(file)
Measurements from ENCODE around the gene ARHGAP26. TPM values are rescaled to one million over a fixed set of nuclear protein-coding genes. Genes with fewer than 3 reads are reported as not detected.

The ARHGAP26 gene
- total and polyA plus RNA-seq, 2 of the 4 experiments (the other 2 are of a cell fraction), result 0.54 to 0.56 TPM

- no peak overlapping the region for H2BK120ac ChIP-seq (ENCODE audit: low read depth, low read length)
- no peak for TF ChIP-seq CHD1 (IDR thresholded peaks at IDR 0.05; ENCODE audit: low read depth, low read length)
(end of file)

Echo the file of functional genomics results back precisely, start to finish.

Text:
Measurements from ENCODE around the gene ARHGAP26. TPM values are rescaled to one million over a fixed set of nuclear protein-coding genes. Genes with fewer than 3 reads are reported as not detected.

The ARHGAP26 gene
- total and polyA plus RNA-seq, 2 of the 4 experiments (the other 2 are of a cell fraction), result 0.54 to 0.56 TPM

- no peak overlapping the region for H2BK120ac ChIP-seq (ENCODE audit: low read depth, low read length)
- no peak for TF ChIP-seq CHD1 (IDR thresholded peaks at IDR 0.05; ENCODE audit: low read depth, low read length)